Federal Indictment Charges Chicago Man With Illegally Possessing Cocaine and Handguns
CHICAGO — Robert Bell, Special Agent in Charge of U.S. Drug Enforcement Administration Chicago Division, and U.S. Attorney John R. Lausch, Jr., for the Northern District of Illinois announced that a federal grand jury has indicted a Chicago man for allegedly illegally possessing cocaine and two semiautomatic handguns in the city last month.
An indictment unsealed Sept. 15, 2022, in U.S. District Court in Chicago charges Sean Dwyer, 51, with conspiracy, drug and firearm offenses. The charges allege that Dwyer illegally possessed cocaine at two locations on the South Side of Chicago. Federal law enforcement conducted a court-authorized search on Aug. 17, 2022, and discovered cocaine and the two firearms, as well as more than $85,000 in cash. Dwyer was previously convicted of multiple felonies in state court and was prohibited by federal law from possessing a firearm.
The federal charges against Dwyer carry a mandatory minimum sentence of 15 years in federal prison and a maximum of life. Dwyer pleaded not guilty today during his arraignment before U.S. Magistrate Judge Jeffrey Cole in Chicago. Dwyer is currently in federal custody and a detention hearing is set for Monday.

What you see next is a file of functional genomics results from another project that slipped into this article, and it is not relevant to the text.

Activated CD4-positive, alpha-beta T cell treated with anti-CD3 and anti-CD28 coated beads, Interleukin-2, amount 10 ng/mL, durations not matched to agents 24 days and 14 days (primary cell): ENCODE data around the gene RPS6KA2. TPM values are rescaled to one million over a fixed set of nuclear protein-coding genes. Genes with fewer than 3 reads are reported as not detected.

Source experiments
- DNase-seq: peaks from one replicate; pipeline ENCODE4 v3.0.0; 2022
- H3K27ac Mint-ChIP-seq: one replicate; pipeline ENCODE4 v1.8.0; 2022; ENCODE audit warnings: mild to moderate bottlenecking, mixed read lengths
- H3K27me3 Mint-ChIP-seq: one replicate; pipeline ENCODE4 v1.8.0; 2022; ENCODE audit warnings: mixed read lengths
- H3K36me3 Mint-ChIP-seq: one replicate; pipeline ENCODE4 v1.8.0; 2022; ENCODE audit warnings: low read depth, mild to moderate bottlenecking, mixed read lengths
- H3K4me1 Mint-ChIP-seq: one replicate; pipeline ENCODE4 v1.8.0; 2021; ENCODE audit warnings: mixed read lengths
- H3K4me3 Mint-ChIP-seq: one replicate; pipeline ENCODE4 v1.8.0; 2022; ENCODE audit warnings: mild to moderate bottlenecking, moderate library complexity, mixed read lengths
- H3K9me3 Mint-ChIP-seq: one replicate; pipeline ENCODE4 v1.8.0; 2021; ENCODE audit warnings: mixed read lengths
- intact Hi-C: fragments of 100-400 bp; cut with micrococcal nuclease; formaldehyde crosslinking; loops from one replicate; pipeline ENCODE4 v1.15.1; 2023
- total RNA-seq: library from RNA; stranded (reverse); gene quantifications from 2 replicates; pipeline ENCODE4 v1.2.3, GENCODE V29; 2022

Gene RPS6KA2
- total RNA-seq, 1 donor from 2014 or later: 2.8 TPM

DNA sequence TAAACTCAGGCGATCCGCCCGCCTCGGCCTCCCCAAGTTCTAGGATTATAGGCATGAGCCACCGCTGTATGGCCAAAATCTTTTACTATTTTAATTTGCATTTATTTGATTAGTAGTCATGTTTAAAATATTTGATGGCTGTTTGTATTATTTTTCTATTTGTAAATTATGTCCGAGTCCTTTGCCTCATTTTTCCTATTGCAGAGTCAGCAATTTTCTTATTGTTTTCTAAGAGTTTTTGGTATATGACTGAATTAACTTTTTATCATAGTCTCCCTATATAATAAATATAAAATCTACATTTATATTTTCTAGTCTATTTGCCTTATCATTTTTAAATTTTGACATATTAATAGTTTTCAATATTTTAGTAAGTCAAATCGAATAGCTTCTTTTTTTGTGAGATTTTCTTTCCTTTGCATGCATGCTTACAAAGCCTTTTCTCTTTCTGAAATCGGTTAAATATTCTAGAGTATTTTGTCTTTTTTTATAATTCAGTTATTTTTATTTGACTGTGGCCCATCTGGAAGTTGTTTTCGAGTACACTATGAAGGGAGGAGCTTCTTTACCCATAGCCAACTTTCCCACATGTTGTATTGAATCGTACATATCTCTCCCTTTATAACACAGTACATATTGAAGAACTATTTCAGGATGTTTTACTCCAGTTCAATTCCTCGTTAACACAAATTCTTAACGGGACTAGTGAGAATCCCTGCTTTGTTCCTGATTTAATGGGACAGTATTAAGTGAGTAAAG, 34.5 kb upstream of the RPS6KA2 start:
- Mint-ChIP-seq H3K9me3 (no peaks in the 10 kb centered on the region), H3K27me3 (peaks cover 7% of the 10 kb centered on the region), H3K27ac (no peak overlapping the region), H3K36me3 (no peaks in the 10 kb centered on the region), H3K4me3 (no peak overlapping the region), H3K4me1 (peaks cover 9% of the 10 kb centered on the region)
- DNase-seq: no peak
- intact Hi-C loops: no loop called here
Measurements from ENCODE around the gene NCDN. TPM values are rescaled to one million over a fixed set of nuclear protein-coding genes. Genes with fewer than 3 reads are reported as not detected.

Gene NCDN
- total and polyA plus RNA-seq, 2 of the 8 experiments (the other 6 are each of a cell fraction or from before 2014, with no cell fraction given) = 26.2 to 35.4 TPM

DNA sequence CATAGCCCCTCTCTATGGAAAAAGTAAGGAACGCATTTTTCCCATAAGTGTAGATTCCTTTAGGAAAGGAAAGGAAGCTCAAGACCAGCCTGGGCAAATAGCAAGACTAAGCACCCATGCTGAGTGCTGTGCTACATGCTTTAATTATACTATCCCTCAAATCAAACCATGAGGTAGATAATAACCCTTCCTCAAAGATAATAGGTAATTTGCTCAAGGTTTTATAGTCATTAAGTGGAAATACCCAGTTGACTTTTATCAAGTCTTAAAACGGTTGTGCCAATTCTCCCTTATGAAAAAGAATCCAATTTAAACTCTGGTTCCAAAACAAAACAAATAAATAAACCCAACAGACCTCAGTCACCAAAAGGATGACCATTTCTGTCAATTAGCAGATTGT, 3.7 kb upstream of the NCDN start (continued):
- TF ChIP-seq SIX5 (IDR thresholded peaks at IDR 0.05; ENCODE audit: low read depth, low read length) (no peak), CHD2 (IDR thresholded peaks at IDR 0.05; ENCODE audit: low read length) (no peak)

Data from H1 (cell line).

The indictment also charges Bridgett Massey, 35, of Chicago, with conspiracy and drug possession. Massey pleaded not guilty today during her arraignment before Judge Cole. She was ordered released from custody on a personal recognizance bond.
Valuable assistance was provided by the U.S. Bureau of Alcohol, Tobacco, Firearms and Explosives, the Cook County Sheriff’s Office, and the Cook County State’s Attorney’s Office. The government is represented by Assistant U.S. Attorney Megan DeMarco.
The public is reminded that an indictment is not evidence of guilt. The defendants are presumed innocent and entitled to a fair trial at which the government has the burden of proving guilt beyond a reasonable doubt. If convicted, the Court must impose reasonable sentences under federal statutes and the advisory U.S. Sentencing Guidelines.